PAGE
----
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Who was Jesus’ stepfather Joseph’s father? Matthew 1:16 says it was a man named Jacob; Luke 4:23 says it was Heli. I would be interested in your answer.


You have a penchant for finding Bible difficulties. This apparent disharmony has been the source of debate for scholars for hundreds of years and no completely satisfactory conclusion that does not present difficulties of its own has ever been agreed upon.

My own personal conclusion is best illustrated by an earlier reference in Matthew 1:9 where Matthew lists Uzziah as the father of Jotham while in 2 Kings 15: 1-7 and 1 chronicles 3:12 Jotham’s father is called Azariah. Yet, in 2 Kings 15: 32, 34 Jotham’s father is called Uzziah instead of Azariah. The names are different but refer to the same king. He bore both names. Jews when life’s focus changes or some momentous event occurs effect a name change to commemorate this new direction. Azariah means, “YHVH has helped” and Uzziah means, “YHVH is my strength.” My Hebrew name initially given to me by my father was L’chaim, “to life” and later as my personality developed it became Milchamah, meaning “dressed for battle” because I was so confrontational in theological disputes. My last name ben David is of course “son of David.” There are other examples found through out scripture.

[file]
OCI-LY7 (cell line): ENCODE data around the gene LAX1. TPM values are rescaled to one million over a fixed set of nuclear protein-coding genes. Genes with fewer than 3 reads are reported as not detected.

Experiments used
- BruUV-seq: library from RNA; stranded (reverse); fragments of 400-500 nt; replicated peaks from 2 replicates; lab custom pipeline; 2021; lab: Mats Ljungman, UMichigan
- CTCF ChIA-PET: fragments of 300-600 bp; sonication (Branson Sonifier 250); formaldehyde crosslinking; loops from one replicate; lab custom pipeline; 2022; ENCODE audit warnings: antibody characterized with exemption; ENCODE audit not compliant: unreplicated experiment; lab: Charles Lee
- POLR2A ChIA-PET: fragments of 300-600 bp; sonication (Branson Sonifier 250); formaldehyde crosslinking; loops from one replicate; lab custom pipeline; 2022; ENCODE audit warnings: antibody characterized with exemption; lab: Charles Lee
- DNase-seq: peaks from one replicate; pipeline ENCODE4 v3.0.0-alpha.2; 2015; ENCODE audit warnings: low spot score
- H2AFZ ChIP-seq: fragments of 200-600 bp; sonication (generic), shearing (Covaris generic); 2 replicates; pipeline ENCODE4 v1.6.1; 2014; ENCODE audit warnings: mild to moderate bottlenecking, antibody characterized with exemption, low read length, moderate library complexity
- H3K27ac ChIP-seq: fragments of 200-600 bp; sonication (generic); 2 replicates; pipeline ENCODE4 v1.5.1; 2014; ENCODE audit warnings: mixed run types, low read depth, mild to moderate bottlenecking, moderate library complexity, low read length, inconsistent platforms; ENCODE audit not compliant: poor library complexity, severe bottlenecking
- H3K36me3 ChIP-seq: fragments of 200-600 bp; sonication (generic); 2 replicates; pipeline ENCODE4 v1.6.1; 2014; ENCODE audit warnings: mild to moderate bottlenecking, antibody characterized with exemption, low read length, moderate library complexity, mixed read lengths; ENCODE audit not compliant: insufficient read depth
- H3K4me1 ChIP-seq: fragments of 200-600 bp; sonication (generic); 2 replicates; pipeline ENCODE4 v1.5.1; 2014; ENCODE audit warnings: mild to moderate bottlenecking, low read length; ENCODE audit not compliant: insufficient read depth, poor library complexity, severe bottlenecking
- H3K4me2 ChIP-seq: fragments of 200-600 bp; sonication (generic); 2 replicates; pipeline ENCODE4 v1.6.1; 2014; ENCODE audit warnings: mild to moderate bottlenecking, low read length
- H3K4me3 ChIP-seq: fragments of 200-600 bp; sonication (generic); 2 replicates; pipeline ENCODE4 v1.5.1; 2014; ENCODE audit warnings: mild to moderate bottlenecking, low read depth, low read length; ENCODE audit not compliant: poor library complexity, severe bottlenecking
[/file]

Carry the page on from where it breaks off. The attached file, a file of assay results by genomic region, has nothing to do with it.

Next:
To the example, you cited. Matthew was writing to a Jewish audience and Luke most likely to a predominantly Gentile one. Different perspectives based on cultural differences. Matthew works forward through time and Luke works backwards. The formats followed by each writer contrasts greatly. Matthew stresses the Davidic line for his Jewish audience while Luke apparently records the genealogical line of Mary, placing the emphasis on G-d as Yahshua’s Father. . [By the way, both Joseph and Mary were from the Davidic and priestly lines] Yahshua had to be born of a virgin because of G-d’s curse of Jeochonia (Coniah) [another example of two names same person] whose descendants would never sit on the throne of Israel, thus eliminating Yahshua, if His lineage were biologically from Joseph. There in, we see the necessity of a virgin birth aside from the doctrine of original sin passed through the father, the male (not the female) as necessary for Yahshua to assume the kingship of Israel because He could never rule if He were descended from the line of Joseph whose ancestors included Jeochonia, which Mary’s did not. If you take note, you will find that HELI was actually Joseph’s father-in law. In Judaism many references are made that are indistinguishable as to a biological father, stepfather or even grandfather. My own grandson who is an Israeli calls me Abba (father) the same as he calls his biological father Abba. No distinction is made linguistically.

One last thought. Matthews’s genealogy is a dynastic list and Luke’s is an actual descendant list. Jewish genealogies were constructed primarily to demonstrate the family’s Jewish origins. Some of the differences noted between Matthew and Luke might be the result of levirate marriages whereas if a man died leaving no male heir to perpetuate his name his surviving brother or another male relative was obligated to marry the deceased’s wife and provide an heir to his brother name (Deuteronomy 25:5-10). This could explain some of the divergences.

Confusing isn’t it? You almost have to be born a Jew to be comfortable with it. It is so important to know the Jewish roots of the Scriptures in order to understand them. Where I see harmony, others might see contradictions.

Keep up the good work!

Shalom v’brachas, Rabbi Davis (R. Milchamah b. David)